The internet in my hotel is wonky, so I dare not even try to upload photos. Because of this, I’ll postpone my “holiday snaps” and commentary on this gorgeous city after I return to the U.S. on Wednesday. But I did want to note that I spent four hours this morning in the Hermitage, the former palace of the Russian czars that has been converted into an art gallery. It’s not as large as the Louvre, but is almost as exhausting, with a collection that ranges from ancient Egyptian art through the Impressionists (something the Louvre doesn’t have).
But you’ll see from the pictures I’ll post that the setting for the paintings is incomparably better in the Hermitage than the Louvre, for the imperial corridors and apartments have been restored to their former glory. There are inlaid floors, ceiling frescoes and gilded plaster everywhere, and, because the paintings are mostly in exterior corridors, lots of natural light to view the paintings. In fact, some of them aren’t even behind glass, so you can inspect, for example, the impasto of van Gogh from only a few inches away. (Given this people-friendly but painting-unfriendly presentation, and the lack of climate control in the building, I worry about the longevity of these artworks.)
And, unlike the Louvre, the Hermitage has a basement loaded with working cats, whose job is to keep the museum rodent-free. Sadly, I didn’t see any of them, and, given the formality of this museum, I doubt that I’ll try.
Anyway, a while back I published a list of my ten favorite painters (and two wild cards), which follows:
2. van Gogh
5. da Vinci
7. Johannes Vermeer
Paintings by #1, 2, 3, 5, 8, 9, and 10 were on view today. There were a handful of lovely van Goghs that I hadn’t seen in reproduction, a ton of Matisses (not one of my favorites), at least 20 Rembrandts (including The Return of the Prodigal Son), and, best of all, two da Vincis. There was also a wonderful room of Kandinskys (my favorite Russian artist, though I’m having a look at Ilya Repin in the Russian Museum tomorrow), including his early representational work. I believe,though I’m not 100% sure, that Kandinsky was the first “modern” artist to create an abstract painting.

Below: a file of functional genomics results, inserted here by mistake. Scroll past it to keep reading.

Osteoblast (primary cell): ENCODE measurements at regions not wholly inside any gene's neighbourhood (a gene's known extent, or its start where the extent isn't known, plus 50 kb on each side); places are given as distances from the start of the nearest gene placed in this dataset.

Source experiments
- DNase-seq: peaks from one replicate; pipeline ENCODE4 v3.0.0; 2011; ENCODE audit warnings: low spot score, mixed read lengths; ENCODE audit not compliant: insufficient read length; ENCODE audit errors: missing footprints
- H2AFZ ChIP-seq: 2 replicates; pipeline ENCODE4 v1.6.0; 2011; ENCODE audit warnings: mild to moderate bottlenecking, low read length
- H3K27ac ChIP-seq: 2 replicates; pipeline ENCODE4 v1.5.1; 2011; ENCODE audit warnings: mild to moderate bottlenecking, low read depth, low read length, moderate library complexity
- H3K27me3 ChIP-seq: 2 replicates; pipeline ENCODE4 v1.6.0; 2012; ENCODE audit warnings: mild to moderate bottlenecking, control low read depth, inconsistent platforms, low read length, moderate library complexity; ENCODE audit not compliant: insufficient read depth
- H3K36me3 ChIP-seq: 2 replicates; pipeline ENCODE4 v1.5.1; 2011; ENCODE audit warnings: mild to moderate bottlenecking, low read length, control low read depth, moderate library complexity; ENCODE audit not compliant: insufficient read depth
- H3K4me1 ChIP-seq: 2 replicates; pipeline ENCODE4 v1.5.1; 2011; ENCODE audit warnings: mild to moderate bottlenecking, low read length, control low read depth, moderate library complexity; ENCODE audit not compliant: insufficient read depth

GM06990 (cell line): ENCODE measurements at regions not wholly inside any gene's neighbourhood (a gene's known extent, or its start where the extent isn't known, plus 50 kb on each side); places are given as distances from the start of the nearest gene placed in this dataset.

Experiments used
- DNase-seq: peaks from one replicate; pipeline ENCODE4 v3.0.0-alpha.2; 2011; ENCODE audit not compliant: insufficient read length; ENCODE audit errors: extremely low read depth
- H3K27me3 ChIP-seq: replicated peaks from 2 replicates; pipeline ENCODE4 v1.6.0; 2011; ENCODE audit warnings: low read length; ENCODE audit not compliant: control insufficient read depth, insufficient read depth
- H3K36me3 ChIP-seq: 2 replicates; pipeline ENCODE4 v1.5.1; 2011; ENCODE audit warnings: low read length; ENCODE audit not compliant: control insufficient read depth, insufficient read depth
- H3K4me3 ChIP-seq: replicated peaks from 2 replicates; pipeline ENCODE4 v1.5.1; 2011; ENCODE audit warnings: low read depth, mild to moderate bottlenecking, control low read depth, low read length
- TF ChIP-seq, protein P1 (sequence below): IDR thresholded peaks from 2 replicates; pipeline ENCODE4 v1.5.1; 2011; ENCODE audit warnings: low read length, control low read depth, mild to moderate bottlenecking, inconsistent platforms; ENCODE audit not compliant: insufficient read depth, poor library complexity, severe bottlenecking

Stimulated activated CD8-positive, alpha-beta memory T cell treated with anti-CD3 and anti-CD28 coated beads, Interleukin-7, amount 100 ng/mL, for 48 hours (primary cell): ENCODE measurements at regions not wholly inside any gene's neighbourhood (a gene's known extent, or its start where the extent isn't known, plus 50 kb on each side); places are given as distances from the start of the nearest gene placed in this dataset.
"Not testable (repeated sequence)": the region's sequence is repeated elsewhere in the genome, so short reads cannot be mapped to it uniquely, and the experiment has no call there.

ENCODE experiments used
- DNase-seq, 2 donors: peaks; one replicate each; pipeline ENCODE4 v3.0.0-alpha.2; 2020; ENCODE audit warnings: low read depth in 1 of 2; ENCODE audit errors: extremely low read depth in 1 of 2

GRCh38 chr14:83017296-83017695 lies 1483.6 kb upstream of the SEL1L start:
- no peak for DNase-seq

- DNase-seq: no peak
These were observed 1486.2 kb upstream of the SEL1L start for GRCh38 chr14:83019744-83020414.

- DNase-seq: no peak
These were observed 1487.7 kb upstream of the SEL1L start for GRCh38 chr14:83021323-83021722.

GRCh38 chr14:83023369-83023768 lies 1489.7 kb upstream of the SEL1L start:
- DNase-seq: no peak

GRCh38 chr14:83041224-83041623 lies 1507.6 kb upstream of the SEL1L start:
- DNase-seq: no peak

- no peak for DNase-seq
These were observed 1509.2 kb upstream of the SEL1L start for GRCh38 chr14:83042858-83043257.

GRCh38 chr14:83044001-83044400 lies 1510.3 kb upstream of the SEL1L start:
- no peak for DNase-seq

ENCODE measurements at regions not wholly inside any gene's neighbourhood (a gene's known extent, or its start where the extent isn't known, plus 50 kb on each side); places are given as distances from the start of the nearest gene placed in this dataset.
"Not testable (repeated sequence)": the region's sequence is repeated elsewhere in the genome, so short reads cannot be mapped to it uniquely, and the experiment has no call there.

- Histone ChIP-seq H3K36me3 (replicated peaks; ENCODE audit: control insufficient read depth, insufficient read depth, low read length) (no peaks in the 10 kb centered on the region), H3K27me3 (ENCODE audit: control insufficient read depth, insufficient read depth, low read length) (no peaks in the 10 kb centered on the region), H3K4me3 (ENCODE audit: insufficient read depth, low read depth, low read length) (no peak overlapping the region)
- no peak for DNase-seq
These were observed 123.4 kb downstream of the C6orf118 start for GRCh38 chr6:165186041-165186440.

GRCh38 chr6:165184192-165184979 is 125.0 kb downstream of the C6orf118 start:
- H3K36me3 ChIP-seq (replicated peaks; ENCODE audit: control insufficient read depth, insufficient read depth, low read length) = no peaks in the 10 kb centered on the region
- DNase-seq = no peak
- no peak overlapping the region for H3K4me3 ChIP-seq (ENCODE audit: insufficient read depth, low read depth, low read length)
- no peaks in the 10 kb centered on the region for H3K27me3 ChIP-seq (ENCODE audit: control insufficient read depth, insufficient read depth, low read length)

Based on my viewing today, I’m going to put the Hermitage in at least a tie with the Louvre as the world’s best museum of art (no, I haven’t seen them all, but I have been to many touted museums, including the Prado), and I want to revise my list of painters above. I’m swapping da Vinci with Michelangelo. Only about a dozen authenticated da Vincis exist, and I’ve now seen more than half of them, unfortunately not including The Last Supper. His paintings have an ineffable tenderness and humanity, combined with the most exquisite technique, that puts them in a class with Rembrandt (about whom I’ll have more to say—and show—when I get back).
My favorite da Vinci, which I’ve seen in the Louvre, is St. John the Baptist:
After gorging on this great art, I sought out my first meal on my own (up to now we’ve been fed, amply, by the organizers of our conference), and I wanted something Russian. I managed to find a sort of Russian McDonalds that had fast but traditional foods, and consumed a blini (Russian pancake) filled with egg and shredded cabbage, and a big glass of kvass, a slightly alcoholic drink made from fermented rye bread. I’ve always wanted to drink kvass, since it features largely in the work of Tolstoy and Dostoyevsky, and I found it tasty and refreshing.
As usual when I present a “favorite” list, I invite readers to weigh in with their own choices. This time, why not list your five favorite artists?
UPDATE: I forgot to list my favorite painting, which I know I’ve mentioned before. It’s the Isenheim Altarpiece by Mathias Grünewald, and I’ve never seen it in person. Yours?